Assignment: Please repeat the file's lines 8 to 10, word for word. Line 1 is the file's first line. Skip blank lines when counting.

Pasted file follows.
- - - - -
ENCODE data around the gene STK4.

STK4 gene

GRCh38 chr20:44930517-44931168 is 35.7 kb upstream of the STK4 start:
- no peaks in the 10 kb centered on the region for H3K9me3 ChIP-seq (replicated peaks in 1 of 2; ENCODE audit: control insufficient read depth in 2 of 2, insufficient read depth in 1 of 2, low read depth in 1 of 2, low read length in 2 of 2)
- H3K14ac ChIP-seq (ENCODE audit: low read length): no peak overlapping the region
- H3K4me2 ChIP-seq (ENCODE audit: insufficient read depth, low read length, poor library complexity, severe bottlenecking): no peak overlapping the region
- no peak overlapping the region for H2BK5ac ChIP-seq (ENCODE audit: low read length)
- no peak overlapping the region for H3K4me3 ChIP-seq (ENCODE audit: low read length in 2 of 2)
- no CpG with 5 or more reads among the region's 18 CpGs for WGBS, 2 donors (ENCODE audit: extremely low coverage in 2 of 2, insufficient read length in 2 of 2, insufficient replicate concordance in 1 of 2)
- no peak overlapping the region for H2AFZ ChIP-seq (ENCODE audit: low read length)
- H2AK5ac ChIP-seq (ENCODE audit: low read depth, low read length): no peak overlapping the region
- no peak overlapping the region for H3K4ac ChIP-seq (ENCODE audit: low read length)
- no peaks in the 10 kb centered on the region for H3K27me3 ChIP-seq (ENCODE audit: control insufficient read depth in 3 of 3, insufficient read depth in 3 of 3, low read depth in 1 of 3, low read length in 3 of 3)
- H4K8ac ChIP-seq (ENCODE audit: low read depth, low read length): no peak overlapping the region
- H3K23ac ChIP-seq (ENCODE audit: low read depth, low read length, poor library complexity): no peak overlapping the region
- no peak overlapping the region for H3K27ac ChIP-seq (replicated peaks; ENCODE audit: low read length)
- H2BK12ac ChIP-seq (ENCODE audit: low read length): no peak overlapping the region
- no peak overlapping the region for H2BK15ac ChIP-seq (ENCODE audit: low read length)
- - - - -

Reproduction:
- no peak overlapping the region for H3K4me3 ChIP-seq (ENCODE audit: low read length in 2 of 2)
- no CpG with 5 or more reads among the region's 18 CpGs for WGBS, 2 donors (ENCODE audit: extremely low coverage in 2 of 2, insufficient read length in 2 of 2, insufficient replicate concordance in 1 of 2)
- no peak overlapping the region for H2AFZ ChIP-seq (ENCODE audit: low read length)